Lady A’s Charles Kelley Has a Smart Approach to Staying Sober
THE PROS and cons of being a sober country star are well-balanced. On one hand: If you slip up, some guy in some bar who is quick with his phone will make sure everyone knows it. On the other hand: The resources available to you are unbounded, and you can call up Tim McGraw for advice.
But the refrains of sobriety often sound the same whether you’re 41-year-old Charles Kelley, colead singer of Lady A, or one of the folks in his audience. “In almost every story, there’s a tinge of similarity,” Kelley says. He’s been attending men’s recovery meetings for several months now, listening to the stories of others. “How you can justify it. How you hide your drinking. How you say, ‘Oh, I just had a couple on the golf course.’ Which really meant . . . six.”
Likewise with “just one glass of wine,” which is what Kelley told his wife, Cassie McConnell Kelley, over dinner in Paris this past spring. He had been trying to quit drinking “on my own,” he says, since January 2022. It was his third attempt at sobriety. The first was six or seven years ago, at the urging of his bandmates, Hillary Scott and Dave Haywood. After that dinner, he slipped back into a cycle of escalating drinking—once he was home, it was two glasses, then three, then he was right back in it—that jammed to a halt this past summer, when he and Cassie were on vacation with friends in Greece. Kelley doesn’t feel that he ever hit the proverbial “crashing a car in a ditch” rock bottom. But this time, his decision to stop drinking felt different. “This is the first time I actually put tools in place,” he told his bandmates, who were supportive but skeptical after witnessing previous attempts. There would be no more “on my own.”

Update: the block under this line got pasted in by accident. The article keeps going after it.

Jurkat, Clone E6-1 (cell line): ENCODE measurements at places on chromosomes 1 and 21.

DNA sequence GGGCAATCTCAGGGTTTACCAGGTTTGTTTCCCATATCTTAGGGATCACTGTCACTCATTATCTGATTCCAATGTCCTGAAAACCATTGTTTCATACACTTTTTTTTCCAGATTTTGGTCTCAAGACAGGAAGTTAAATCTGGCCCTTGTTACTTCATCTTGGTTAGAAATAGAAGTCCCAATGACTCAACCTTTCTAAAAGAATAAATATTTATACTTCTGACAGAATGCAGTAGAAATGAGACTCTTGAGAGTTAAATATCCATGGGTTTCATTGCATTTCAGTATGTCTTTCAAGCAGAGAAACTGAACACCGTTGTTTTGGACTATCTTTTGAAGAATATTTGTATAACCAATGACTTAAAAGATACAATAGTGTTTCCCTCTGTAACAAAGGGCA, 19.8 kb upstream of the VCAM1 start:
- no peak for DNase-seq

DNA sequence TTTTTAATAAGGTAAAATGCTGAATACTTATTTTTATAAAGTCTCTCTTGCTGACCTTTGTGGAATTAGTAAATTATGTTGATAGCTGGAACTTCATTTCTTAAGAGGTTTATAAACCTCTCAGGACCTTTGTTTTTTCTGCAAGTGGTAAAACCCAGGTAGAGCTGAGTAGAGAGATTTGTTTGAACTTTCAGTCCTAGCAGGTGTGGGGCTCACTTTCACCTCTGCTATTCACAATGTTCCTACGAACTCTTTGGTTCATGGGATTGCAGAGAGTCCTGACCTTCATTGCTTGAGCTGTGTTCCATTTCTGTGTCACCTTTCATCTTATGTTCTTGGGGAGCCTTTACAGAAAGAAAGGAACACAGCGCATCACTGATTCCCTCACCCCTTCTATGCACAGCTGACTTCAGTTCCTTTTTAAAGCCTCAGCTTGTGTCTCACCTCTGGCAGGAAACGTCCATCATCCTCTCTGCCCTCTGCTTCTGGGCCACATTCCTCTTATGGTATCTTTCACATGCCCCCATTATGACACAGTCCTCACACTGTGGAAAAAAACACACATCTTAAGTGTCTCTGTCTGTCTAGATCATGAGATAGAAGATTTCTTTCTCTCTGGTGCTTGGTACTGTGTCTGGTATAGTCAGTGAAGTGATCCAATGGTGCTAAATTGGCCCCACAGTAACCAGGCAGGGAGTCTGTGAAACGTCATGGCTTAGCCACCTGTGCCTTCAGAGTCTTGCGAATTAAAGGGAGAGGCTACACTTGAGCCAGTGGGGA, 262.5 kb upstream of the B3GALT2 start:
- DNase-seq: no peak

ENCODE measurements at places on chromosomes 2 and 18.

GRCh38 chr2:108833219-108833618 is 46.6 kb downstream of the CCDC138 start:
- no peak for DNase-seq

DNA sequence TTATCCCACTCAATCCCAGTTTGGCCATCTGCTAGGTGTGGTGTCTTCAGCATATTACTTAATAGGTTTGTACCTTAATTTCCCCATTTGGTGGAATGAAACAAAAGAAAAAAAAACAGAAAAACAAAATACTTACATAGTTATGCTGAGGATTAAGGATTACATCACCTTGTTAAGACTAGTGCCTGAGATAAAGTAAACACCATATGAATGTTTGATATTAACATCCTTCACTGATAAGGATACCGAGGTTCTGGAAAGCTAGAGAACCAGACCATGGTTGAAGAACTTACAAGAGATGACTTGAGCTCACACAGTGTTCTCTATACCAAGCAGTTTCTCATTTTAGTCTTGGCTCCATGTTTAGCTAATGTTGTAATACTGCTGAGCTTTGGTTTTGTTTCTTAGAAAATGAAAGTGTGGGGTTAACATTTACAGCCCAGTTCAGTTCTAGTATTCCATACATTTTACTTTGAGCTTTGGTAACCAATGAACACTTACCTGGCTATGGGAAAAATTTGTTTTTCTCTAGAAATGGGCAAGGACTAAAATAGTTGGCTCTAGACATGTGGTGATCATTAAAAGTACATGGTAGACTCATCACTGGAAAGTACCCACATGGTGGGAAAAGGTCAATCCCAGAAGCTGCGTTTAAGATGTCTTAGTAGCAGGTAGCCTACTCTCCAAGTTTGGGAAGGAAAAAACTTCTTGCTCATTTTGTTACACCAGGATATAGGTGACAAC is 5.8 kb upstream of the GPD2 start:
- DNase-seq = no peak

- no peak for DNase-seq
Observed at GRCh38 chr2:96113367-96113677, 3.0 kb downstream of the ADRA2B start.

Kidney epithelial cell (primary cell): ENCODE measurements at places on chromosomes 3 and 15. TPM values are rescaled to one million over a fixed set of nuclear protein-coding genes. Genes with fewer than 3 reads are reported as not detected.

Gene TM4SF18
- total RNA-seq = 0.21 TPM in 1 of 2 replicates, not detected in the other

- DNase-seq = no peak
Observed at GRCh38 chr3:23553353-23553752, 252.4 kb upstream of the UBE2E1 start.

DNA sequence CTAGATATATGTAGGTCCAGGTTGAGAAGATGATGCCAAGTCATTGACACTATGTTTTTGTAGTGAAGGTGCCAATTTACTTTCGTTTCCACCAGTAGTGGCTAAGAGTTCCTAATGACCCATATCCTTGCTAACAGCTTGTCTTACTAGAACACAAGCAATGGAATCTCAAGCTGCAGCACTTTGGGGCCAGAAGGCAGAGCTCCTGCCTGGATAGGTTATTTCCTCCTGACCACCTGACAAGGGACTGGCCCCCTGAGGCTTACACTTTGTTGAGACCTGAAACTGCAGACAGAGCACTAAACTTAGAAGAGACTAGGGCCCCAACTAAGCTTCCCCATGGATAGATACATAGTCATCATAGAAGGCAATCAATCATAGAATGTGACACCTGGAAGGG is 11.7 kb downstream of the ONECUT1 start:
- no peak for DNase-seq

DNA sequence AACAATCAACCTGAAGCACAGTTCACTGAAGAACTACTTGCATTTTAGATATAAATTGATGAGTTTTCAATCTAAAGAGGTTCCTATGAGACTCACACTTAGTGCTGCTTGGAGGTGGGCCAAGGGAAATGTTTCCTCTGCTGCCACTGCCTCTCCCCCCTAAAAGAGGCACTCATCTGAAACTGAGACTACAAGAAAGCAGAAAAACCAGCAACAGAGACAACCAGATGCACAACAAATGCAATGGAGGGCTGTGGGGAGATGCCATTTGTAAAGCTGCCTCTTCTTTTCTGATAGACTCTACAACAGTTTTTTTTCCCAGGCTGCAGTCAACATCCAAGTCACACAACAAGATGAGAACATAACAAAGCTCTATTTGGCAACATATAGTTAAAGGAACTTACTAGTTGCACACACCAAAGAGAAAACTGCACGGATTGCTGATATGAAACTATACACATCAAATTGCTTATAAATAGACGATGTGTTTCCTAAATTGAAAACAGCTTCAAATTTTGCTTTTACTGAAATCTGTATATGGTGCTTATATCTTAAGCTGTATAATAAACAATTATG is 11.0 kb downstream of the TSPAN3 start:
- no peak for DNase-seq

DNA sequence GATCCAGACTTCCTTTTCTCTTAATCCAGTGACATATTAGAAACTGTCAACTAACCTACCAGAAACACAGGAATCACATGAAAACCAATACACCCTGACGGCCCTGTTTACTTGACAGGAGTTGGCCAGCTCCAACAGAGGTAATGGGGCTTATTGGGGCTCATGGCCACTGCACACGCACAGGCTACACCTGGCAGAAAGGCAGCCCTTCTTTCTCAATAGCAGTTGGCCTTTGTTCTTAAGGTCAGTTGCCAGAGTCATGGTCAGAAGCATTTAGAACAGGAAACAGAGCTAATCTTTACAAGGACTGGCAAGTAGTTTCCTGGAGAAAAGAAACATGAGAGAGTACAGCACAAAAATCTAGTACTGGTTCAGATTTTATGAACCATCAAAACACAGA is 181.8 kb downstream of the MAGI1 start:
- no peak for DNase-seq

When we speak one morning in October, Kelley has been sober for a little more than three months, a triumph he largely attributes to the support of the people around him. He is sitting in his high–ceilinged home in Nashville, framed by two big, arched, white-grilled windows with white curtains, next to an ornate gold lamp with a black shade. A best dad ever plaque sits on a table behind him—the Kelleys have a six-year-old son. Kelley wears a gray hoodie and looks very awake, partly because he’s been sleeping much better these past few months.